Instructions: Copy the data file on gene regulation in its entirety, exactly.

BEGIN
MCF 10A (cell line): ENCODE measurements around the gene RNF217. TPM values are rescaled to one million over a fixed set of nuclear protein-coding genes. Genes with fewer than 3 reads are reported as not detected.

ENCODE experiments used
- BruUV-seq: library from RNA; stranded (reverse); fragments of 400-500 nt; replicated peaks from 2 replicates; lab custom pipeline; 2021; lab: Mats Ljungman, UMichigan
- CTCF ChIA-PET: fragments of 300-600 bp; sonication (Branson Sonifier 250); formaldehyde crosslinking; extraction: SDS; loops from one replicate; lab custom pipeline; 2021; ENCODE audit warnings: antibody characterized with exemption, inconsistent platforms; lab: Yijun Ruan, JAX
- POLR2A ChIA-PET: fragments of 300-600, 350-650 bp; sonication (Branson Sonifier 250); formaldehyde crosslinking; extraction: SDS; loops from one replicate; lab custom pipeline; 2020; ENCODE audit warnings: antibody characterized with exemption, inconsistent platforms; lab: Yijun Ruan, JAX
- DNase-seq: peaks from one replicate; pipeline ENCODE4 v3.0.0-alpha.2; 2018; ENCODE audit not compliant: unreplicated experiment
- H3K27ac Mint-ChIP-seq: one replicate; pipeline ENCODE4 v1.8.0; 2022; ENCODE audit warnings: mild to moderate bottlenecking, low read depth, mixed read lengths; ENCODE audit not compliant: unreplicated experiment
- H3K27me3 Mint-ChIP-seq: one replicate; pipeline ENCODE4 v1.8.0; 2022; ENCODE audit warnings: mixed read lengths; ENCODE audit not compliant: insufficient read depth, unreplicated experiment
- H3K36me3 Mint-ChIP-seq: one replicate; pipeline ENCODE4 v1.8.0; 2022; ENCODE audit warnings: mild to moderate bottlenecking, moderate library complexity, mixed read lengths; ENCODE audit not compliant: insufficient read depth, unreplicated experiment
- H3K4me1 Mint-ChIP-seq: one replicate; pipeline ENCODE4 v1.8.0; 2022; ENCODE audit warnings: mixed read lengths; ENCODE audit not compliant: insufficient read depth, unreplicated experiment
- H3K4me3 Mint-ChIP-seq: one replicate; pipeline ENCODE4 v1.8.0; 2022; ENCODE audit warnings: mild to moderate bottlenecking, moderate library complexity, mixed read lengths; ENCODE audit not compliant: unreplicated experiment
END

MCF 10A (cell line): ENCODE measurements around the gene RNF217. TPM values are rescaled to one million over a fixed set of nuclear protein-coding genes. Genes with fewer than 3 reads are reported as not detected.

ENCODE experiments used
- BruUV-seq: library from RNA; stranded (reverse); fragments of 400-500 nt; replicated peaks from 2 replicates; lab custom pipeline; 2021; lab: Mats Ljungman, UMichigan
- CTCF ChIA-PET: fragments of 300-600 bp; sonication (Branson Sonifier 250); formaldehyde crosslinking; extraction: SDS; loops from one replicate; lab custom pipeline; 2021; ENCODE audit warnings: antibody characterized with exemption, inconsistent platforms; lab: Yijun Ruan, JAX
- POLR2A ChIA-PET: fragments of 300-600, 350-650 bp; sonication (Branson Sonifier 250); formaldehyde crosslinking; extraction: SDS; loops from one replicate; lab custom pipeline; 2020; ENCODE audit warnings: antibody characterized with exemption, inconsistent platforms; lab: Yijun Ruan, JAX
- DNase-seq: peaks from one replicate; pipeline ENCODE4 v3.0.0-alpha.2; 2018; ENCODE audit not compliant: unreplicated experiment
- H3K27ac Mint-ChIP-seq: one replicate; pipeline ENCODE4 v1.8.0; 2022; ENCODE audit warnings: mild to moderate bottlenecking, low read depth, mixed read lengths; ENCODE audit not compliant: unreplicated experiment
- H3K27me3 Mint-ChIP-seq: one replicate; pipeline ENCODE4 v1.8.0; 2022; ENCODE audit warnings: mixed read lengths; ENCODE audit not compliant: insufficient read depth, unreplicated experiment
- H3K36me3 Mint-ChIP-seq: one replicate; pipeline ENCODE4 v1.8.0; 2022; ENCODE audit warnings: mild to moderate bottlenecking, moderate library complexity, mixed read lengths; ENCODE audit not compliant: insufficient read depth, unreplicated experiment
- H3K4me1 Mint-ChIP-seq: one replicate; pipeline ENCODE4 v1.8.0; 2022; ENCODE audit warnings: mixed read lengths; ENCODE audit not compliant: insufficient read depth, unreplicated experiment
- H3K4me3 Mint-ChIP-seq: one replicate; pipeline ENCODE4 v1.8.0; 2022; ENCODE audit warnings: mild to moderate bottlenecking, moderate library complexity, mixed read lengths; ENCODE audit not compliant: unreplicated experiment